locally decomposable space

Locally decomposable spaces


Local decomposability is a sort of separation axiom, like a weak sort of regularity, that is trivial in classical mathematics, but interesting in constructive mathematics.


A topological space XX is locally decomposable if for any open set UXU\subseteq X and point xXx\in X, there exists an open set VV with xVx\in V such that for all yXy\in X we have either yUy\in U or yVy\notin V. If excluded middle holds, of course, we can take V=UV = U.

For point-set apartness spaces, which are equivalent to certain topological spaces, the condition can be rephrased as: if xAx\bowtie A, then there is a set BB such that xBx\bowtie B and for all yy we have either yAy\bowtie A or yBy\in B.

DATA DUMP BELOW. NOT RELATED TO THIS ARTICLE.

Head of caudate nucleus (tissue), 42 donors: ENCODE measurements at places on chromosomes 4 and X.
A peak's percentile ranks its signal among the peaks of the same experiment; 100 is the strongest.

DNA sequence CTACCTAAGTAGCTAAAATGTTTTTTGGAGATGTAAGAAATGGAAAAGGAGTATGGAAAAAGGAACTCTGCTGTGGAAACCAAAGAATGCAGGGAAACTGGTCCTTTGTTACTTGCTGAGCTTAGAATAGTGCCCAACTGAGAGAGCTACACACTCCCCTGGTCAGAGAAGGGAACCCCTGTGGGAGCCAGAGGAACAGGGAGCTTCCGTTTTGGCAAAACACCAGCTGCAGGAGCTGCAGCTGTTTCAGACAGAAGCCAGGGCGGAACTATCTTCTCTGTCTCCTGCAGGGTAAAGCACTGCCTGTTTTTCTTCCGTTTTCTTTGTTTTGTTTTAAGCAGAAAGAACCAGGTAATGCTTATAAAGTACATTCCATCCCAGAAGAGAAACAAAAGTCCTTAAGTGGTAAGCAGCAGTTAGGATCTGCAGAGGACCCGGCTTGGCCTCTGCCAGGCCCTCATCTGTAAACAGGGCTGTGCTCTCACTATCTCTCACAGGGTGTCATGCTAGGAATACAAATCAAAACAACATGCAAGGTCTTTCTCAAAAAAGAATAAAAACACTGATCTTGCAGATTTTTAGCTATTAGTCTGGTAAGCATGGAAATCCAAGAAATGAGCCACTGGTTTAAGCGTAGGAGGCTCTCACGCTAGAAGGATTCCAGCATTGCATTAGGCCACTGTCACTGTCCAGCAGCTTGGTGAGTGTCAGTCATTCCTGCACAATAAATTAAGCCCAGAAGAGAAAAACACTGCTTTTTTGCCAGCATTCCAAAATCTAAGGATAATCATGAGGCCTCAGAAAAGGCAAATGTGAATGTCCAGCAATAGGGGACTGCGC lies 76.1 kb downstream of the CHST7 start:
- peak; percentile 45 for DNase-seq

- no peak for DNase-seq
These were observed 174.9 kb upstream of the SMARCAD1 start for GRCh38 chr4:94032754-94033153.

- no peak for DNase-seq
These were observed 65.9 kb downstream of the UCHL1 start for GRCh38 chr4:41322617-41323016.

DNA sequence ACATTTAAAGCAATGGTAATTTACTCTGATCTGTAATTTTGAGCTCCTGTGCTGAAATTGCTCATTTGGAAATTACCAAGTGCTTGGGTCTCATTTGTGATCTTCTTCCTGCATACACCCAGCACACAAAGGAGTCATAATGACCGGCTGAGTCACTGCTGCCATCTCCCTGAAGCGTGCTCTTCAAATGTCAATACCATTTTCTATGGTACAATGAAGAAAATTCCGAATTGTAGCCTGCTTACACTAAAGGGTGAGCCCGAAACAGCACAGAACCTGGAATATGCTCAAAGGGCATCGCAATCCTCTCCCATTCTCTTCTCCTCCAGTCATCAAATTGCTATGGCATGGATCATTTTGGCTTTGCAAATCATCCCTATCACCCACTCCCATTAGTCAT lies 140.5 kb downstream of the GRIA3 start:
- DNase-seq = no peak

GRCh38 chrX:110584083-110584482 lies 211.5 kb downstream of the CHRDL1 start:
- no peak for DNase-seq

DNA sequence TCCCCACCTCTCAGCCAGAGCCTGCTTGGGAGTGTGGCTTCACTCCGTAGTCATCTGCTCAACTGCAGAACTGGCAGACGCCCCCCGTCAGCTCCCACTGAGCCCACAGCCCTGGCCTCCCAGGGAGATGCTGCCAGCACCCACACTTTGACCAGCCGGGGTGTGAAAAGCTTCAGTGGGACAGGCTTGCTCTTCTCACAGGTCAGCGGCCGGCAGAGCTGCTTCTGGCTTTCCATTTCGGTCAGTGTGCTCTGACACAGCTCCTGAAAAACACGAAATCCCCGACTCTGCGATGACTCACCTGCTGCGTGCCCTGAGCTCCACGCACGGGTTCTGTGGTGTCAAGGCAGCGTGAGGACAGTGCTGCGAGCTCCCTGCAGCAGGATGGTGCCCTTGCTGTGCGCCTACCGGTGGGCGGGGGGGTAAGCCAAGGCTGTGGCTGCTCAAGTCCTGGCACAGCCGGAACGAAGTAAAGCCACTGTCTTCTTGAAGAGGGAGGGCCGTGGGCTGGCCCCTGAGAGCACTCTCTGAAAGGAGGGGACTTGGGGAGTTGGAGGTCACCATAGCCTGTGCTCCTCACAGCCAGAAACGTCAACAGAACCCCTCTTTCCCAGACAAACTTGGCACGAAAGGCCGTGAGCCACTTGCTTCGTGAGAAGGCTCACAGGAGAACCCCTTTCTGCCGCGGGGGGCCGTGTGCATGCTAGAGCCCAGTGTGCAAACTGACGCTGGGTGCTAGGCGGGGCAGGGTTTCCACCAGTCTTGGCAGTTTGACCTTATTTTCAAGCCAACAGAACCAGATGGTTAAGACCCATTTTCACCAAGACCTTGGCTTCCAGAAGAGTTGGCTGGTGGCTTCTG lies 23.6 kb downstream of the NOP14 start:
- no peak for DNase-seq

For uniform spaces, the notion of uniform regularity is really a notion of “uniform local decomposability”; but since in the uniform case it is sufficient to imply full regularity, we generally call it “uniform regularity” instead. For quasi-uniform spaces this is no longer true (since after all, there are non-regular quasi-uniform spaces classically), so we should speak of uniform local decomposability instead.


  • Douglas Bridges, Peter Schuster, and Luminita Vita, Apartness, Topology, and Uniformity: a Constructive View, doi

Last revised on January 18, 2017 at 04:23:26. See the history of this page for a list of all contributions to it.